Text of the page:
Difference between revisions of "Projects/replay cache collision avoidance"

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Greg Hudson

Revision as of 22:22, 19 January 2009

This project has been completed.


The MIT Kerberos replay cache follows the guidelines of RFC 4120 Section 10. Security Considerations:

  Implementation note: If a client generates multiple requests to the
  KDC with the same timestamp, including the microsecond field, all but
  the first of the requests received will be rejected as replays.  This
  might happen, for example, if the resolution of the client's clock is
  too coarse.  Client implementations SHOULD ensure that the timestamps
  are not reused, possibly by incrementing the microseconds field in
  the time stamp when the clock returns the same time for multiple

As computers have become faster and greater numbers of processes or threads are requiring network authentication to network services, it is becoming more likely that the microseconds field will match for multiple requests. It is also more difficult to avoid such collisions without introducing a significant performance hit. As a result, an ever increasing number of false positives are triggered even though the authenticators used by the various client processes differ.

The current FILE replay cache format consists of a file, starting with a two-byte big-endian version number. Integers in the rest of the file are in host byte order, surprisingly. Following the version number is a lifespan value in host byte order, and the remainder of the file consists of records, each of which includes the following fields:

 unsigned int   - client length == strlen(client principal name) + 1
 variable       - client principal name (NUL terminated C-string)
 unsigned int   - server length == strlen(server principal name) + 1
 variable       - server principal name (NUL terminated C-string)
 krb5_int32     - micro seconds
 krb5_timestamp - timestamp

These are the fields that are required by RFC 4120 Section 10. Security Considerations:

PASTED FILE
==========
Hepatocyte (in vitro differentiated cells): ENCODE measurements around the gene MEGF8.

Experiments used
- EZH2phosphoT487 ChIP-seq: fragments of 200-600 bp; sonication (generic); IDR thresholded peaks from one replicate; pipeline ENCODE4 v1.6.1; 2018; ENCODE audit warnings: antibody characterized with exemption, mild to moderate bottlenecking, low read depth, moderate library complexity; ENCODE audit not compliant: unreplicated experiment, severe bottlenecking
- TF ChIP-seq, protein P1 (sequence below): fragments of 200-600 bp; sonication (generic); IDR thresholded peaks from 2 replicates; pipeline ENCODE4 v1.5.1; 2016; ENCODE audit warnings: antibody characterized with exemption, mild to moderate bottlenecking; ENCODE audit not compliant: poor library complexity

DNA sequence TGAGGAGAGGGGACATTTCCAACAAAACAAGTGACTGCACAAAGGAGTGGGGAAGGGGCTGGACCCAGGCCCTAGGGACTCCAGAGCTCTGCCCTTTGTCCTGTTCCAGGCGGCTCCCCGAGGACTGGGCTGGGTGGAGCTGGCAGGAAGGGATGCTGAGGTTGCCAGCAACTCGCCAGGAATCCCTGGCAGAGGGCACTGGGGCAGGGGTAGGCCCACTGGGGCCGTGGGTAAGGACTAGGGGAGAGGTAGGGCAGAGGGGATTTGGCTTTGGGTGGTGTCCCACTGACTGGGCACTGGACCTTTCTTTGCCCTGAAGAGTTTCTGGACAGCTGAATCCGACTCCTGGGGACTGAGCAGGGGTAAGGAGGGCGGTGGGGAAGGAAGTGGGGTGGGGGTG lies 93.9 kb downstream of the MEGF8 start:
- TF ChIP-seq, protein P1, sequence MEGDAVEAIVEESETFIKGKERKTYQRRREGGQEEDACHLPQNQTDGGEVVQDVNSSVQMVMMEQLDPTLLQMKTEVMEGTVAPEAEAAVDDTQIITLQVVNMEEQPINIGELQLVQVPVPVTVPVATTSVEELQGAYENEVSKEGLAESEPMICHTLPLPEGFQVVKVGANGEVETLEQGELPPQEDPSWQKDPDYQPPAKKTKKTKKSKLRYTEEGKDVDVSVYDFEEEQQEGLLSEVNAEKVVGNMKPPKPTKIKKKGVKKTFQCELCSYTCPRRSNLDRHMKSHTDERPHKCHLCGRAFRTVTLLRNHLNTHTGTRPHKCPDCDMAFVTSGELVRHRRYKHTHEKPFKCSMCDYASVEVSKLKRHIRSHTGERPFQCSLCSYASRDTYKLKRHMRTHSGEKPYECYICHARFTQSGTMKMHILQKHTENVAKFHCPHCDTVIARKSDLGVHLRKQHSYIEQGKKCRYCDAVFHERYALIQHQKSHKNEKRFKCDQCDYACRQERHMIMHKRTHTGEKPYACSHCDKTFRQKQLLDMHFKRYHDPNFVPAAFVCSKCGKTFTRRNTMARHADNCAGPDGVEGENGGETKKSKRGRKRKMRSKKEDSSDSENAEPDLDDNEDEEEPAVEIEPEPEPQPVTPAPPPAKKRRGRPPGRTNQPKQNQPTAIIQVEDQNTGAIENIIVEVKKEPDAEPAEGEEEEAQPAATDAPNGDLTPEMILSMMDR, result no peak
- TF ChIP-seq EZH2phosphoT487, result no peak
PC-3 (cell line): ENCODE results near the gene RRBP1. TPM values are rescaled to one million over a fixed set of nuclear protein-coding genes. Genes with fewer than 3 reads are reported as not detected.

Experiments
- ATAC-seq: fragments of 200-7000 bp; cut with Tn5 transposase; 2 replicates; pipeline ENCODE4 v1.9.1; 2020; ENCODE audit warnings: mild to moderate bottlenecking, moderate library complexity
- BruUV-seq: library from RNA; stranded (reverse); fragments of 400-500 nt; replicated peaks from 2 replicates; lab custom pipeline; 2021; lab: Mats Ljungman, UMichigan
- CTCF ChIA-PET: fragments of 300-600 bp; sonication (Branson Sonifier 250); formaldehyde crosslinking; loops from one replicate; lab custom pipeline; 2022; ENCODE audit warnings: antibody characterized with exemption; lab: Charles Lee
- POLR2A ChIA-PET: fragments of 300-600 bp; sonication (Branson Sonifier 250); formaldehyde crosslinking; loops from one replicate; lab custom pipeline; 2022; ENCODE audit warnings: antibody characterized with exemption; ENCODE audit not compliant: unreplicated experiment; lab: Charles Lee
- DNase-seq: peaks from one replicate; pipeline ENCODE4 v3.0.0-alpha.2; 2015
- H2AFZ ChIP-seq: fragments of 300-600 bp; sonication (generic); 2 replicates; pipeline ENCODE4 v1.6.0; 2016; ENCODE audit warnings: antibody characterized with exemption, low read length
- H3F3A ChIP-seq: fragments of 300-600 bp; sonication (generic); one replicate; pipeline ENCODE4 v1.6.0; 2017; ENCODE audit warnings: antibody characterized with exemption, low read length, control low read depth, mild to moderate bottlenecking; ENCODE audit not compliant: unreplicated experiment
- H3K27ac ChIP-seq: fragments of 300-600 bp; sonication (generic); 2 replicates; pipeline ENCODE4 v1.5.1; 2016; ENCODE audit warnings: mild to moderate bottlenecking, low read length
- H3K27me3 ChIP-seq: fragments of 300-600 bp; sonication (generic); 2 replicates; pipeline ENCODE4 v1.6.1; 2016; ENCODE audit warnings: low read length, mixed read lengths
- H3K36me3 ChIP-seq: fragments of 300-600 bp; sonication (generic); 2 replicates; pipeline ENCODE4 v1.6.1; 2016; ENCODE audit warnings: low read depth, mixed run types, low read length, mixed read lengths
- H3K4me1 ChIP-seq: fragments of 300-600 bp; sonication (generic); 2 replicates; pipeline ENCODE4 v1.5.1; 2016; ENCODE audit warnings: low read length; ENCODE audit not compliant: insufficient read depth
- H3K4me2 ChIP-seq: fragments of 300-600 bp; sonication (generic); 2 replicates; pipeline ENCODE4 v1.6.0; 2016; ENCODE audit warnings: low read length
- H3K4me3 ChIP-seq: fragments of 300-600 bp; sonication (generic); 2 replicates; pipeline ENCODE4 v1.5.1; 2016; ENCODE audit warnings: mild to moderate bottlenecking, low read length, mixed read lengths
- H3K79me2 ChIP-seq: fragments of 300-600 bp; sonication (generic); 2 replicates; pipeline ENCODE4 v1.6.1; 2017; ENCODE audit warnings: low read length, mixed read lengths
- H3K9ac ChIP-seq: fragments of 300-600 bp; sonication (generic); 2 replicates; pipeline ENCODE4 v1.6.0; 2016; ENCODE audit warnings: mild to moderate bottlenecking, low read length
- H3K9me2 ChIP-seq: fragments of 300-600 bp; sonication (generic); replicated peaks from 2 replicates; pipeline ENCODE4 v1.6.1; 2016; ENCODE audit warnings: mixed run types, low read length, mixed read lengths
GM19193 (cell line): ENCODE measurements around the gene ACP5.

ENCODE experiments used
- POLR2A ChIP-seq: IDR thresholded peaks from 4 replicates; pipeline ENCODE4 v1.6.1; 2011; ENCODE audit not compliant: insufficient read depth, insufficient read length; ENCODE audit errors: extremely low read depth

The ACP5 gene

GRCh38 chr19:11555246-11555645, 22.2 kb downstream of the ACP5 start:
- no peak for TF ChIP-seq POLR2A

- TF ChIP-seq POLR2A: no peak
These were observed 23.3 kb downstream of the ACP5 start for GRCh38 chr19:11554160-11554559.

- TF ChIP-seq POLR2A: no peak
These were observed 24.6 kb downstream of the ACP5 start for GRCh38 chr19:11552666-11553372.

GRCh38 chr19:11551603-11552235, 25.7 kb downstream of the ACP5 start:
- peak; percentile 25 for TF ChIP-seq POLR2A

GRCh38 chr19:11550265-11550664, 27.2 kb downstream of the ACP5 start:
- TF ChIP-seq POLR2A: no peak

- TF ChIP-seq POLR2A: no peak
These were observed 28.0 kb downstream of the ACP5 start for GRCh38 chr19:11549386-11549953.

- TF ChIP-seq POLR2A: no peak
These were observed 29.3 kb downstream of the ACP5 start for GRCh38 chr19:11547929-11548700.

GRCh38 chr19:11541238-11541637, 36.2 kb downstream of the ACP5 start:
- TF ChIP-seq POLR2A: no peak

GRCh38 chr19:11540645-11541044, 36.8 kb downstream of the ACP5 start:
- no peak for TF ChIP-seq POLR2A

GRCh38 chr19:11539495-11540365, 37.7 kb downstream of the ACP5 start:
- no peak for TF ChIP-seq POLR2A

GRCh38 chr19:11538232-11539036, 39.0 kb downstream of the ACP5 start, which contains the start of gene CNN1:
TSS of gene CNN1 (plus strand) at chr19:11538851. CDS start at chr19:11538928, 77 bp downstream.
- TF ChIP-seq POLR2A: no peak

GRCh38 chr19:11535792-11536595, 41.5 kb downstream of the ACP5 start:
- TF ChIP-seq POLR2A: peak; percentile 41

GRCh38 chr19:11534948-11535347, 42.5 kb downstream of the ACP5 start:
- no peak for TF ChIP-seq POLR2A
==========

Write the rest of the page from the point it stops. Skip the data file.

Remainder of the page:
Unless the application server provides its own suitable means to
  protect against replay (for example, a challenge-response sequence
  initiated by the server after authentication, or use of a server-
  generated encryption subkey), the server MUST utilize a replay cache
  to remember any authenticator presented within the allowable clock
  skew.  Careful analysis of the application protocol and
  implementation is recommended before eliminating this cache.  The
  replay cache will store at least the server name, along with the
  client name, time, and microsecond fields from the recently-seen
  authenticators, and if a matching tuple is found, the
  KRB_AP_ERR_REPEAT error is returned.

As stated the requirement is that at least the client and server principals along with the complete time stamp are required to be present. Additional data such as a hash of a canonical representation of the authenticator or the full clear text of a canonical representation of the authenticator would be permitted by RFC 4120 and could be used to avoid false positives.

Simply adding new fields to the MIT Kerberos replay cache record would not be an acceptable solution. As indicated in RFC 4120, it is imperative that all services sharing the same service principal share the same replay cache regardless of which Kerberos implementation is in use.

  If multiple servers (for example, different services on one machine,
  or a single service implemented on multiple machines) share a service
  principal (a practice that we do not recommend in general, but that
  we acknowledge will be used in some cases), either they MUST share
  this replay cache, or the application protocol MUST be designed so as
  to eliminate the need for it.  Note that this applies to all of the
  services.  If any of the application protocols does not have replay
  protection built in, an authenticator used with such a service could
  later be replayed to a different service with the same service
  principal but no replay protection, if the former doesn't record the
  authenticator information in the common replay cache.

As a result, the file format used by MIT Kerberos has been implemented in other Kerberos implementations. It would not be safe to change the replay cache file format in a manner that prevented the sharing of the replay cache among all of the implementations that can be expected to be deployed on a single machine, whether they be from different versions of MIT Kerberos or implementations from different vendors.

The Proposal

In order to avoid false positives we require that the replay cache data structure store sufficient data to be able to distinguish between two authenticators while at the same time maintaining compatibility with existing deployments.

To do this, we define a new type of extension record consisting of the following:

 unsigned int   - 1 (length of sentinel)
     unsigned char  - null byte (sentinel to mark a "new" record)
 unsigned int   - length of authenticator-hash extension
     variable       - extension identification "HASH:"